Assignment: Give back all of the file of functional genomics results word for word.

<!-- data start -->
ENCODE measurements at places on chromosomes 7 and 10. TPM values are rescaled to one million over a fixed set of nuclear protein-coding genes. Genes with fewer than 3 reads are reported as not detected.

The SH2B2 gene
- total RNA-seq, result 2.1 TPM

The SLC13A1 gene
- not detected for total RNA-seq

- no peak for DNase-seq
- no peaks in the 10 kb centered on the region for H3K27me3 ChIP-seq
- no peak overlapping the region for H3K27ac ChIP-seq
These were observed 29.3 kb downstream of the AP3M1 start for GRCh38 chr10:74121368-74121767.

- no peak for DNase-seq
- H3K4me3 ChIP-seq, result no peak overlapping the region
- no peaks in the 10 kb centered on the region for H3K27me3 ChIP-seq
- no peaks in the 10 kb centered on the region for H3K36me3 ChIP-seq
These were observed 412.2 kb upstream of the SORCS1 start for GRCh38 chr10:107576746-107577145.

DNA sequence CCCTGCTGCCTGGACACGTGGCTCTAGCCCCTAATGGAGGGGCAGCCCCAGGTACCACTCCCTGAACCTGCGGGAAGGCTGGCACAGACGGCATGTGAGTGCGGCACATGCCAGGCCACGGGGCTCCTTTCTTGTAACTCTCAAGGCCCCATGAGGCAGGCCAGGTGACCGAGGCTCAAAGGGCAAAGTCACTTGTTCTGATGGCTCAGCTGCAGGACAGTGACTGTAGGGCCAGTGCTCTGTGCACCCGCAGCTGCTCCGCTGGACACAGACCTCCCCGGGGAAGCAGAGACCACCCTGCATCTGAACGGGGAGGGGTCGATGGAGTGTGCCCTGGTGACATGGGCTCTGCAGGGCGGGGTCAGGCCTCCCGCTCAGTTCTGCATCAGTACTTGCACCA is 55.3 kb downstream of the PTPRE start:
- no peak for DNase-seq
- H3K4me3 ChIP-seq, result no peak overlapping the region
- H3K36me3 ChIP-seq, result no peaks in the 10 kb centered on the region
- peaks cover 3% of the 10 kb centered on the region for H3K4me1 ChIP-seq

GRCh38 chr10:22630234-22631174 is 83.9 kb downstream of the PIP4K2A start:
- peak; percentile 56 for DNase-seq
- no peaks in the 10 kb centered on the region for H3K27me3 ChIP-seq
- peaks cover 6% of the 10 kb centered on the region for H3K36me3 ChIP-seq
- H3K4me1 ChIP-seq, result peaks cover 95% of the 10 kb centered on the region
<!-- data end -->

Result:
ENCODE measurements at places on chromosomes 7 and 10. TPM values are rescaled to one million over a fixed set of nuclear protein-coding genes. Genes with fewer than 3 reads are reported as not detected.

The SH2B2 gene
- total RNA-seq, result 2.1 TPM

The SLC13A1 gene
- not detected for total RNA-seq

- no peak for DNase-seq
- no peaks in the 10 kb centered on the region for H3K27me3 ChIP-seq
- no peak overlapping the region for H3K27ac ChIP-seq
These were observed 29.3 kb downstream of the AP3M1 start for GRCh38 chr10:74121368-74121767.

- no peak for DNase-seq
- H3K4me3 ChIP-seq, result no peak overlapping the region
- no peaks in the 10 kb centered on the region for H3K27me3 ChIP-seq
- no peaks in the 10 kb centered on the region for H3K36me3 ChIP-seq
These were observed 412.2 kb upstream of the SORCS1 start for GRCh38 chr10:107576746-107577145.

DNA sequence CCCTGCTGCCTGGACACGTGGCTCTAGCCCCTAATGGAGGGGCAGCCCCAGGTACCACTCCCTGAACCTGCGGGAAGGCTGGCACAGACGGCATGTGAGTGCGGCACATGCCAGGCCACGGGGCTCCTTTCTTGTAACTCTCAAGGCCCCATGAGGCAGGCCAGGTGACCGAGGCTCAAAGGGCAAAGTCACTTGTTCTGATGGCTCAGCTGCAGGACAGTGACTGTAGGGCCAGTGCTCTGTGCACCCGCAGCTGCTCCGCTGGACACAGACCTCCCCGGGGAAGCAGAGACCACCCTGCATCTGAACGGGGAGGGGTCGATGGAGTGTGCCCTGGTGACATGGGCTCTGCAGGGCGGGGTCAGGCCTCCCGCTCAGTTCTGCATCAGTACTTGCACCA is 55.3 kb downstream of the PTPRE start:
- no peak for DNase-seq
- H3K4me3 ChIP-seq, result no peak overlapping the region
- H3K36me3 ChIP-seq, result no peaks in the 10 kb centered on the region
- peaks cover 3% of the 10 kb centered on the region for H3K4me1 ChIP-seq

GRCh38 chr10:22630234-22631174 is 83.9 kb downstream of the PIP4K2A start:
- peak; percentile 56 for DNase-seq
- no peaks in the 10 kb centered on the region for H3K27me3 ChIP-seq
- peaks cover 6% of the 10 kb centered on the region for H3K36me3 ChIP-seq
- H3K4me1 ChIP-seq, result peaks cover 95% of the 10 kb centered on the region